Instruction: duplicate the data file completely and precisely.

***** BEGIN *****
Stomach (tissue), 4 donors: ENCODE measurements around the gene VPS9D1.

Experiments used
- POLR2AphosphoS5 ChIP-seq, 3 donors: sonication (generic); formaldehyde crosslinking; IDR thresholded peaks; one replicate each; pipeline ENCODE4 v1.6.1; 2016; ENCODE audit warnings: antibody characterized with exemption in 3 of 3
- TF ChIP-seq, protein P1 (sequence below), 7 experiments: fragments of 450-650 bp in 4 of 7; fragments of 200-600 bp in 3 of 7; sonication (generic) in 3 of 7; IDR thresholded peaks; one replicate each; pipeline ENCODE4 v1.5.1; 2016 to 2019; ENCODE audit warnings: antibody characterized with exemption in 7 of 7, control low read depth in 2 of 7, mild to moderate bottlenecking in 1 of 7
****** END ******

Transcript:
Stomach (tissue), 4 donors: ENCODE measurements around the gene VPS9D1.

Experiments used
- POLR2AphosphoS5 ChIP-seq, 3 donors: sonication (generic); formaldehyde crosslinking; IDR thresholded peaks; one replicate each; pipeline ENCODE4 v1.6.1; 2016; ENCODE audit warnings: antibody characterized with exemption in 3 of 3
- TF ChIP-seq, protein P1 (sequence below), 7 experiments: fragments of 450-650 bp in 4 of 7; fragments of 200-600 bp in 3 of 7; sonication (generic) in 3 of 7; IDR thresholded peaks; one replicate each; pipeline ENCODE4 v1.5.1; 2016 to 2019; ENCODE audit warnings: antibody characterized with exemption in 7 of 7, control low read depth in 2 of 7, mild to moderate bottlenecking in 1 of 7